What remained a mystery was whether it was a direct hit or more of a glancing blow, and which would be more destructive.
As it turns out, according to a study published Tuesday in Nature Communications, the giant space rock struck at the "deadliest possible" angle - 60 degrees.
The cataclysmic impact kicked up enough debris and gases into the upper atmosphere to radically change the climate, dooming Tyrannosaurus rex and everything it ever hunted to extinction.
Analysing the structure of the 200-kilometre-wide (125 mile) crater in southern Mexico where the asteroid hit, scientists ran a series of simulations.
Lead author Gareth Collins of Imperial College London and colleagues at the University of Freiburg and the University of Texas at Austin looked at four possible impact angles - 90, 60, 45 and 30 degrees - and two impact speeds, 12 and 20 kilometres per second (7.5 and 12.4 miles per second).
The best fit with the data from the crater was a 60 degree strike.
"Sixty degrees is a more lethal impact angle because it ejects a larger amount of material fast enough to engulf the planet," Collins told AFP.
"The Chicxulub impact triggered a mass extinction because it ejected huge quantities of dust and gas out of the crater fast enough to disperse around the globe."
Had the asteroid hit head on or at a more oblique angle, not as much debris would have been thrown up into the atmosphere, he added.
Large amounts of sulphur in the form of tiny particles that remained suspended in the air blocked the Sun, cooling the climate by several degrees Celsius.
Smoke, ash and debris engulfed the atmosphere, eventually destroying most plants and wiping out 75 percent of species on Earth.
Chicxulub is also thought to have triggered an earthquake whose seismic waves reached Tanis - the fossil site 3,000 km (1,864 miles) away in North Dakota where definitive evidence of the asteroid's devastating impact was uncovered - in just 13 minutes.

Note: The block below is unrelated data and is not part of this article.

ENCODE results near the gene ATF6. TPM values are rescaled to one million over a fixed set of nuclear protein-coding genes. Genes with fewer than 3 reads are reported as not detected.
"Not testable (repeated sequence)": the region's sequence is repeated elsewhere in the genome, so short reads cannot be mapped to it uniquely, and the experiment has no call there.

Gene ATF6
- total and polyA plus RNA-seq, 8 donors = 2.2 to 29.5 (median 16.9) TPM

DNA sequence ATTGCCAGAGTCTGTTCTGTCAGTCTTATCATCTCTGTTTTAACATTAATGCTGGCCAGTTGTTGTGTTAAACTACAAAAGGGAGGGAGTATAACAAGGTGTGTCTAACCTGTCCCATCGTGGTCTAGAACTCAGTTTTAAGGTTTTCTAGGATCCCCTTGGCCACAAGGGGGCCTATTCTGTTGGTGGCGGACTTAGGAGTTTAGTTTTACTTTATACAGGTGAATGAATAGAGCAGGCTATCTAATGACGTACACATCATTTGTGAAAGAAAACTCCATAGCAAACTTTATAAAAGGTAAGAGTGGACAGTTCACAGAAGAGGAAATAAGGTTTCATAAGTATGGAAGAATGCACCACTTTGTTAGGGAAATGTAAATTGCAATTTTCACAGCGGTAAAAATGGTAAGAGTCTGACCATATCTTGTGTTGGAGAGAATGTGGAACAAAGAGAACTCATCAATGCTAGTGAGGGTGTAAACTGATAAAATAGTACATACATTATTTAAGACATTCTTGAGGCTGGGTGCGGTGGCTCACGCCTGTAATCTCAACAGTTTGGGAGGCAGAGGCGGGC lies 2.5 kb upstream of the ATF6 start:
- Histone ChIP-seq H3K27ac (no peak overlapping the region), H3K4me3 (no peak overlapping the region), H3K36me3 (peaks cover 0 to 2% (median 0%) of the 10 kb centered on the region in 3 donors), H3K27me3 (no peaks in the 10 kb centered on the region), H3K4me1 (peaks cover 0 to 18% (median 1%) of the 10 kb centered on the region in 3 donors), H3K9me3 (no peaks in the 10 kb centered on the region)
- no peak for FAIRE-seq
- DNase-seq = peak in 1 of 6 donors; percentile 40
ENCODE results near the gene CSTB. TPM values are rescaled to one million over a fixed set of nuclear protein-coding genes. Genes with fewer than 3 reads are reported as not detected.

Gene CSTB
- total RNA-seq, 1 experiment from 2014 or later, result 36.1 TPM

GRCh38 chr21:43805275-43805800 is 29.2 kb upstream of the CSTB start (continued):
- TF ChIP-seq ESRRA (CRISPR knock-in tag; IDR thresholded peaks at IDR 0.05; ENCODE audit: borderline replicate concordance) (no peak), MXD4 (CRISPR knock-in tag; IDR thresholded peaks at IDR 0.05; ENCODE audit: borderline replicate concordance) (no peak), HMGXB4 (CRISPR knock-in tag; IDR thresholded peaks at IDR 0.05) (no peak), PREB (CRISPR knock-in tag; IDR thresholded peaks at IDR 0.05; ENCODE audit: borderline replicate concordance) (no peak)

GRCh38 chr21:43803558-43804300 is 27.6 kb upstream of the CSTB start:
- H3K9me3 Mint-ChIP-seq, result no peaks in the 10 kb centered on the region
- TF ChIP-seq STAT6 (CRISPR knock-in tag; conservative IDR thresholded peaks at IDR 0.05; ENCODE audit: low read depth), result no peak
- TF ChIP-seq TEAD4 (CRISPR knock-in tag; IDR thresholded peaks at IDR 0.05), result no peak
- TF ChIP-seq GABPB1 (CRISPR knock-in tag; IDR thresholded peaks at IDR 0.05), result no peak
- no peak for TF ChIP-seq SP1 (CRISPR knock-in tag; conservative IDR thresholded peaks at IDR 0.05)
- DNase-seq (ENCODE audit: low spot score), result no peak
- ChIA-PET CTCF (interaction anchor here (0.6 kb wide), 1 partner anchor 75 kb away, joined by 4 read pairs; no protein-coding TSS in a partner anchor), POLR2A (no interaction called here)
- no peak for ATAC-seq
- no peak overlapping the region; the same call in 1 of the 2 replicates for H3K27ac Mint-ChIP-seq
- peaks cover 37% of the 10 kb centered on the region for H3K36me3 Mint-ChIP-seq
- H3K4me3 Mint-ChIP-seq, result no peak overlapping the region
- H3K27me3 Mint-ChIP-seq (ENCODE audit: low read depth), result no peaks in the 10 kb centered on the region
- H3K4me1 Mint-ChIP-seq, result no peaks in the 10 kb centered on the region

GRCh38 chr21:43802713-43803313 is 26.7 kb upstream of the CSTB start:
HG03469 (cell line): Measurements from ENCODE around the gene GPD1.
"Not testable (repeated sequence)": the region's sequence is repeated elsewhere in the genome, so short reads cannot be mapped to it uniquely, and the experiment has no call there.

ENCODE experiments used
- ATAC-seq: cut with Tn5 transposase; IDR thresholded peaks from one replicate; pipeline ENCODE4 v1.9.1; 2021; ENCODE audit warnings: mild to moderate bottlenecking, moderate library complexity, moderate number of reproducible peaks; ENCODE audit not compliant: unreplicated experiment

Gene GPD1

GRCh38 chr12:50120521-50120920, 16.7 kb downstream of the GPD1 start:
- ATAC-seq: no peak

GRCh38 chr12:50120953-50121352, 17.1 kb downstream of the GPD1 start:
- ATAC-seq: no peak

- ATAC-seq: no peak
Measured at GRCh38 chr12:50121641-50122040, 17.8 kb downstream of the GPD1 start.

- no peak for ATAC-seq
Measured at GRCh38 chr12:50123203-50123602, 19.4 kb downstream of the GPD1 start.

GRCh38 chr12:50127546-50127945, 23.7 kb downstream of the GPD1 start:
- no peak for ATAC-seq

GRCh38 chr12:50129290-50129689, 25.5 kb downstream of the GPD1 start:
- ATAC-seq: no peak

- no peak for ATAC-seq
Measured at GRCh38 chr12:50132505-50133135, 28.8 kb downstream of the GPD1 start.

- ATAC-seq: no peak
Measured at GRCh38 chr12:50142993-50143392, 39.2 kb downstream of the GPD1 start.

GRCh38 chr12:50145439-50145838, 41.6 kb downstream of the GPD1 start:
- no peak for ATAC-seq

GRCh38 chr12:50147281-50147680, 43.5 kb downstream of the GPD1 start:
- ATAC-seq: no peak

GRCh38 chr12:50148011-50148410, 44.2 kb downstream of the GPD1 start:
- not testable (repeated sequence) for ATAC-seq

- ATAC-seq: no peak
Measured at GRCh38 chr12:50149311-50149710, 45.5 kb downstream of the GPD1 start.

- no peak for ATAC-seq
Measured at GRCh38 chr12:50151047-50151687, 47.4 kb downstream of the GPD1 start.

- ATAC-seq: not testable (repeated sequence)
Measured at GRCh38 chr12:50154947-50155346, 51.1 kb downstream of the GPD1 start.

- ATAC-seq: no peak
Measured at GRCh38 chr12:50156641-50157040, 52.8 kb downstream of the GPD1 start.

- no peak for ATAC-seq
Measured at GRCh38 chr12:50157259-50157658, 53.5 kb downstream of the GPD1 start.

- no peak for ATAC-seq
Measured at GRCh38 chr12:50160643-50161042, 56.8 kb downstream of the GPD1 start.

The seismic shock triggered a torrent of water and debris from an arm of an inland sea known as the Western Interior Seaway.
Thus far, scientists have only been able to study the early stages of the impact. The researchers combed through geological data gathered during a recent dig to better understand how the cataclysm unfolded.
They soon realised that the asteroid did not, as long assumed, approach Earth from the southeast.
"Our work overturns this hypothesis," Collins explained.
"The crater's central uplift is leaning slightly to the southwest, and numerical simulations of the impact reproduce this."
The findings could lead to a greater understanding about how craters are formed in general.
The 3D simulations, for example, suggest that rocks "rebound" to fill in some of the impact layer during the final stage of crater formation, a process that takes only minutes, the researchers conjectured.
Scientists are still trying to figure out exactly how the asteroid triggered a mass extinction event and why some species survived while others didn't.
"The Chicxulub impact was a very bad day for the dinosaurs," Collins said, adding that the new research showed it was "even worse" than had been previously thought.
"It makes it even more remarkable that life survived and recovered as rapidly as it did."